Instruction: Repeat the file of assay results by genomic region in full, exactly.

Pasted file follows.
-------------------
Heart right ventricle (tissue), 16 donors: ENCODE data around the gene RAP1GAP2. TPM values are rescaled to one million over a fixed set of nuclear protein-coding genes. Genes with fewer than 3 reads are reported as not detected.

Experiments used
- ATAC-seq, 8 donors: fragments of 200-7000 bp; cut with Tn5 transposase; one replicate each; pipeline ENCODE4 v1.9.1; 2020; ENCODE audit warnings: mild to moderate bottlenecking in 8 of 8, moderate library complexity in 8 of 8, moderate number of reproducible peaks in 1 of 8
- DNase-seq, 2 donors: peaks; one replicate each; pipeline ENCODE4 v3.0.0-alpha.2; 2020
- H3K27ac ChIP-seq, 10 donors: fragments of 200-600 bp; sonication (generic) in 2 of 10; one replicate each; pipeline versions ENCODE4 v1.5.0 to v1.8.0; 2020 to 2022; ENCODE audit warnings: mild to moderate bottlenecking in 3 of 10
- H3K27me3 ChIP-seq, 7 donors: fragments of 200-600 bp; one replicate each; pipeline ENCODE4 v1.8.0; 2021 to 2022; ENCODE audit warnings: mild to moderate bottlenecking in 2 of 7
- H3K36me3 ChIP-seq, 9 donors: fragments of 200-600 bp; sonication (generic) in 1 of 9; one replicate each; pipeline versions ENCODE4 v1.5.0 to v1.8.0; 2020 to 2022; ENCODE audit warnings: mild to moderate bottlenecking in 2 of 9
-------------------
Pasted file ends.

Heart right ventricle (tissue), 16 donors: ENCODE data around the gene RAP1GAP2. TPM values are rescaled to one million over a fixed set of nuclear protein-coding genes. Genes with fewer than 3 reads are reported as not detected.

Experiments used
- ATAC-seq, 8 donors: fragments of 200-7000 bp; cut with Tn5 transposase; one replicate each; pipeline ENCODE4 v1.9.1; 2020; ENCODE audit warnings: mild to moderate bottlenecking in 8 of 8, moderate library complexity in 8 of 8, moderate number of reproducible peaks in 1 of 8
- DNase-seq, 2 donors: peaks; one replicate each; pipeline ENCODE4 v3.0.0-alpha.2; 2020
- H3K27ac ChIP-seq, 10 donors: fragments of 200-600 bp; sonication (generic) in 2 of 10; one replicate each; pipeline versions ENCODE4 v1.5.0 to v1.8.0; 2020 to 2022; ENCODE audit warnings: mild to moderate bottlenecking in 3 of 10
- H3K27me3 ChIP-seq, 7 donors: fragments of 200-600 bp; one replicate each; pipeline ENCODE4 v1.8.0; 2021 to 2022; ENCODE audit warnings: mild to moderate bottlenecking in 2 of 7
- H3K36me3 ChIP-seq, 9 donors: fragments of 200-600 bp; sonication (generic) in 1 of 9; one replicate each; pipeline versions ENCODE4 v1.5.0 to v1.8.0; 2020 to 2022; ENCODE audit warnings: mild to moderate bottlenecking in 2 of 9